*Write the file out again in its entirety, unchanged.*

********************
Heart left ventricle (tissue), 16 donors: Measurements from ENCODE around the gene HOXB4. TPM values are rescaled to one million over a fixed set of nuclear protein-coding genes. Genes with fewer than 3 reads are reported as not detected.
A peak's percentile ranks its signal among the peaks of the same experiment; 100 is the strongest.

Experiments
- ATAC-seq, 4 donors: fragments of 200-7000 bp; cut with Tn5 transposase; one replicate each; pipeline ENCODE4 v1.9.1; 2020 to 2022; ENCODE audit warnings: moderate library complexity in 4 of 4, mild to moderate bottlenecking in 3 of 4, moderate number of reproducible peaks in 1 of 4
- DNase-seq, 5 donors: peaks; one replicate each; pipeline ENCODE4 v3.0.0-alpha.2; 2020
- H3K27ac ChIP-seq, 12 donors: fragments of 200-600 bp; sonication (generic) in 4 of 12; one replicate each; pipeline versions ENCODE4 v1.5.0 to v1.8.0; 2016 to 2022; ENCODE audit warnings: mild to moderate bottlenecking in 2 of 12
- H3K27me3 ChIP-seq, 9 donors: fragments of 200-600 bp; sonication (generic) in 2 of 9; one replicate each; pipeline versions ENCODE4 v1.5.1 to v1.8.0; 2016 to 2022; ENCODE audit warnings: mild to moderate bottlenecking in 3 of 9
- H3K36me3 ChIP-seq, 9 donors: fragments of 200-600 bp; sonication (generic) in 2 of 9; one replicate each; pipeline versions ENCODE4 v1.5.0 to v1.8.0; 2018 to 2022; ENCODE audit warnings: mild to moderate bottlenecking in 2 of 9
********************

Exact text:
Heart left ventricle (tissue), 16 donors: Measurements from ENCODE around the gene HOXB4. TPM values are rescaled to one million over a fixed set of nuclear protein-coding genes. Genes with fewer than 3 reads are reported as not detected.
A peak's percentile ranks its signal among the peaks of the same experiment; 100 is the strongest.

Experiments
- ATAC-seq, 4 donors: fragments of 200-7000 bp; cut with Tn5 transposase; one replicate each; pipeline ENCODE4 v1.9.1; 2020 to 2022; ENCODE audit warnings: moderate library complexity in 4 of 4, mild to moderate bottlenecking in 3 of 4, moderate number of reproducible peaks in 1 of 4
- DNase-seq, 5 donors: peaks; one replicate each; pipeline ENCODE4 v3.0.0-alpha.2; 2020
- H3K27ac ChIP-seq, 12 donors: fragments of 200-600 bp; sonication (generic) in 4 of 12; one replicate each; pipeline versions ENCODE4 v1.5.0 to v1.8.0; 2016 to 2022; ENCODE audit warnings: mild to moderate bottlenecking in 2 of 12
- H3K27me3 ChIP-seq, 9 donors: fragments of 200-600 bp; sonication (generic) in 2 of 9; one replicate each; pipeline versions ENCODE4 v1.5.1 to v1.8.0; 2016 to 2022; ENCODE audit warnings: mild to moderate bottlenecking in 3 of 9
- H3K36me3 ChIP-seq, 9 donors: fragments of 200-600 bp; sonication (generic) in 2 of 9; one replicate each; pipeline versions ENCODE4 v1.5.0 to v1.8.0; 2018 to 2022; ENCODE audit warnings: mild to moderate bottlenecking in 2 of 9